dependency

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Related to dependencies: Functional dependencies

de·pen·den·cy

also de·pen·dan·cy (dĭ-pĕn′dən-sē)
n. pl. de·pen·den·cies also de·pen·dan·cies
1. Dependence.
2. Something dependent or subordinate.
3. A minor territory under the jurisdiction of a government.

dependency

(dɪˈpɛndənsɪ) or

dependancy

n, pl -cies
1. (Government, Politics & Diplomacy) a territory subject to a state on which it does not border
2. (Sociology) a dependent or subordinate person or thing
3. (Psychology) psychol overreliance by a person on another person or on a drug, etc
4. another word for dependence

de•pend•en•cy

(dɪˈpɛn dən si)

n., pl. -cies.
1. the state of being dependent; dependence.
2. something dependent or subordinate; appurtenance.
3. a subject territory that is not an integral part of the ruling country.
4. outbuilding; annex.
Sometimes, de•pend′an•cy.
[1585–95]
ThesaurusAntonymsRelated WordsSynonymsLegend:
Noun1.dependency - the state of relying on or being controlled by someone or something elsedependency - the state of relying on or being controlled by someone or something else
state - the way something is with respect to its main attributes; "the current state of knowledge"; "his state of health"; "in a weak financial state"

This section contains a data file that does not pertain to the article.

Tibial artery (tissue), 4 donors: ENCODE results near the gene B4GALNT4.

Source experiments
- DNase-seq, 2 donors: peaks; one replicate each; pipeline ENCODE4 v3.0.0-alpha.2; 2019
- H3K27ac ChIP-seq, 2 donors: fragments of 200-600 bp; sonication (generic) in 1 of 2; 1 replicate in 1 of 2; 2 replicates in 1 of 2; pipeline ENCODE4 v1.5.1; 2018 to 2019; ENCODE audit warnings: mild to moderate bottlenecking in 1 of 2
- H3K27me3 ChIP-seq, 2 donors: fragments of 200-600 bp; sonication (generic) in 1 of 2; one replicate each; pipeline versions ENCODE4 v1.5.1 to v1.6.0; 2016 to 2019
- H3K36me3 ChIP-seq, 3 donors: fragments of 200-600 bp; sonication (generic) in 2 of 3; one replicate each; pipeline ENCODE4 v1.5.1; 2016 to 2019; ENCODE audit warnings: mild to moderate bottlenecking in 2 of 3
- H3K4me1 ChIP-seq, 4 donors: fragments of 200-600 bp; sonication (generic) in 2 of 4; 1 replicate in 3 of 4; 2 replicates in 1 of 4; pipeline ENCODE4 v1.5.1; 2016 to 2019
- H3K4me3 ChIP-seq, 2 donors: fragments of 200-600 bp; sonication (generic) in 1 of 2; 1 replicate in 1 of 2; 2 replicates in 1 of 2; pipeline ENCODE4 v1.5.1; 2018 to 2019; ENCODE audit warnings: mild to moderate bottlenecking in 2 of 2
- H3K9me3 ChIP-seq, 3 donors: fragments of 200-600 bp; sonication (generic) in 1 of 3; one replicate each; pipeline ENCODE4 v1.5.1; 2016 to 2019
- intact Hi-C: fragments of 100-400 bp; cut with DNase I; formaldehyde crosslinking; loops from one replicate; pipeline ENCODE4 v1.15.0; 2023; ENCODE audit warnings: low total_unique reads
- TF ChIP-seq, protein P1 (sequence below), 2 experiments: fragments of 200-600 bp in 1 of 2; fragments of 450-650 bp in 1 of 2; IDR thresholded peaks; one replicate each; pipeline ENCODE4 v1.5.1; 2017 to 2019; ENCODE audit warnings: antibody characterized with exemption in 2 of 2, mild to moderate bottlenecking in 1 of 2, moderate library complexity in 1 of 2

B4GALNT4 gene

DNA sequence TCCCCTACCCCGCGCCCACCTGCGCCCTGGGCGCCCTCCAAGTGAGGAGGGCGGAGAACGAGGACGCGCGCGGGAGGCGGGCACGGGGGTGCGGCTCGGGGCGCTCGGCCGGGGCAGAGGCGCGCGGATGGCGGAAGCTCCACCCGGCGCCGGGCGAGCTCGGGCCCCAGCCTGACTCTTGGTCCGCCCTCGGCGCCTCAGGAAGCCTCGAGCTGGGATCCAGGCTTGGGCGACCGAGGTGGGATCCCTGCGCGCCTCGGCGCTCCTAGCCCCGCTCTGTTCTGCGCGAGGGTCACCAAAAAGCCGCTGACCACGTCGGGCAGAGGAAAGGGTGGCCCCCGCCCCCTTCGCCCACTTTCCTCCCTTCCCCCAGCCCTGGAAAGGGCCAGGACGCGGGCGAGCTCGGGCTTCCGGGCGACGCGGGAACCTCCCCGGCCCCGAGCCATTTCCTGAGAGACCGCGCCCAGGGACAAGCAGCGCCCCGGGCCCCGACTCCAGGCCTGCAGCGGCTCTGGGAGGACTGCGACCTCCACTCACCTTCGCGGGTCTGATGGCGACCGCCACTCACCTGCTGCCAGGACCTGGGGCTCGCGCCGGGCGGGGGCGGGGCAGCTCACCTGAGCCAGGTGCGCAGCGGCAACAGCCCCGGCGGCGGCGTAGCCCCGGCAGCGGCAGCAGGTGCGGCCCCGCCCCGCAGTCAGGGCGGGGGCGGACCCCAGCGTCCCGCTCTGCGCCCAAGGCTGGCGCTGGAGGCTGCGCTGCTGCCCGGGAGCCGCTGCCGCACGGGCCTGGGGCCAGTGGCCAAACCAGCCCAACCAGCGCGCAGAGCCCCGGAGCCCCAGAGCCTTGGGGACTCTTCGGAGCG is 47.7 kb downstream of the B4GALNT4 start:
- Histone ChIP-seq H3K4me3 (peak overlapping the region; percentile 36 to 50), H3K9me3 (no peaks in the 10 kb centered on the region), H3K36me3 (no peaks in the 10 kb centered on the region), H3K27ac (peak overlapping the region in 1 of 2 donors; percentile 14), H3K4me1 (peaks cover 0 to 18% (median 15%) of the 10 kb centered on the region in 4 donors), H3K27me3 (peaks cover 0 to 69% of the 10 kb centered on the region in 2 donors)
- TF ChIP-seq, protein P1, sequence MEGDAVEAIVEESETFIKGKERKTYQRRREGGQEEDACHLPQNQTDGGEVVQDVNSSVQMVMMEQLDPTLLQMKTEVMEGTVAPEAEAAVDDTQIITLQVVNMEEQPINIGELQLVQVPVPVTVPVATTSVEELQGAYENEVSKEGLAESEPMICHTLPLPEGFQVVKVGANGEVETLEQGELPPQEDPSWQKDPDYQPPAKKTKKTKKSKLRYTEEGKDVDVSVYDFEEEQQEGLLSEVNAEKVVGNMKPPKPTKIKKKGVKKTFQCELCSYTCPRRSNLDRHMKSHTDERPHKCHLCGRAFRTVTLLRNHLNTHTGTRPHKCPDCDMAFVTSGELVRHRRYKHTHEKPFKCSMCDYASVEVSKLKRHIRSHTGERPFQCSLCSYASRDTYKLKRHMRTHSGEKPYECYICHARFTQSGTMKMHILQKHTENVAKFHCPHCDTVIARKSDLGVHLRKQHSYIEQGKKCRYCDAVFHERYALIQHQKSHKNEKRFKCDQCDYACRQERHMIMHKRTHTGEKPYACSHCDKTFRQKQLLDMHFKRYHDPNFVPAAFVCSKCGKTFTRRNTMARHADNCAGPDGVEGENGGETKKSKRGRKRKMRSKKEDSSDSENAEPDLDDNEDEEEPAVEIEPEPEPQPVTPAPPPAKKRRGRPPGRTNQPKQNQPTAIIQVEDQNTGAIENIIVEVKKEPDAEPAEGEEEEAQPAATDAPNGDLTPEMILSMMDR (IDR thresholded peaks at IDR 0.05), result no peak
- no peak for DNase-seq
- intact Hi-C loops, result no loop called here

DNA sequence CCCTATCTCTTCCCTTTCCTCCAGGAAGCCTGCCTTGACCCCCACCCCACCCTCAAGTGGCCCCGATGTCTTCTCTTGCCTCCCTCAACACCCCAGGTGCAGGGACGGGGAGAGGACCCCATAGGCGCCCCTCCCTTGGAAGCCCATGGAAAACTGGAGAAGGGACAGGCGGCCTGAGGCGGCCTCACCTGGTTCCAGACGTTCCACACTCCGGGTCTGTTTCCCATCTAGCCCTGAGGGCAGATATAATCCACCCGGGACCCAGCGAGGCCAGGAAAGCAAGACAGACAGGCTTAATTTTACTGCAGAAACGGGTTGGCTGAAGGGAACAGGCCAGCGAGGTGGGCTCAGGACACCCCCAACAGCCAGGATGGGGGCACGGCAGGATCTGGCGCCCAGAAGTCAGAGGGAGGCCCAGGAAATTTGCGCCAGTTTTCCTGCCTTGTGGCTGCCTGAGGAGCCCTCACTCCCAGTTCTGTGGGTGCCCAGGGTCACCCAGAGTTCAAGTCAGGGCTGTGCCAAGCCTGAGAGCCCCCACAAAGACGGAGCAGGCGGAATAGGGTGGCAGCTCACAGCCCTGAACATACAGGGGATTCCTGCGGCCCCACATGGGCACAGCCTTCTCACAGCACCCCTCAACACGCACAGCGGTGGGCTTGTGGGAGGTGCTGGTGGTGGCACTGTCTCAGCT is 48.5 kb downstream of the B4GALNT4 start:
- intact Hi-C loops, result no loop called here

helplessness - the state of needing help from something
reliance - the state of relying on something
subordination - the state of being subordinate to something
contingency - the state of being contingent on something
2.dependency - being abnormally tolerant to and dependent on something that is psychologically or physically habit-forming (especially alcohol or narcotic drugs)dependency - being abnormally tolerant to and dependent on something that is psychologically or physically habit-forming (especially alcohol or narcotic drugs)
narcotic - a drug that produces numbness or stupor; often taken for pleasure or to reduce pain; extensive use can lead to addiction
physical condition, physiological condition, physiological state - the condition or state of the body or bodily functions
drug addiction, white plague - an addiction to a drug (especially a narcotic drug)
3.dependency - a geographical area politically controlled by a distant country
Crown Colony - a British colony controlled by the British Crown, represented by a governor

dependency

noun
1. province, colony, outpost, dominion, protectorate a tiny European dependency
2. overreliance, need for, attachment, reliance, leaning on, clinging on I am concerned by his dependency on his mother.
3. addiction, dependence, craving, need, habit, obsession, enslavement, overreliance He began to show signs of alcohol and drug dependency.

dependency

also dependancy
noun
An area subject to rule by an outside power:
Translations
alusmaariippuvuus
afhankelijkheidafhankelijkskolonieschutgebied

dependency

[dɪˈpendənsɪ] N
1. (Pol) (= territory) → posesión f, dominio m
2. (= dependence) → dependencia f
dependency culturecultura f de dependencia

dependency

[dɪˈpɛndənsi] n
(= country controlled by another) → colonie f
(= reliance) → dépendance f
dependency on sb → dépendance à l'égard de qn
dependency on sth → dépendance à l'égard de qch
(= addiction) (mainly US)dépendance f
drug dependency → dépendance à la drogue f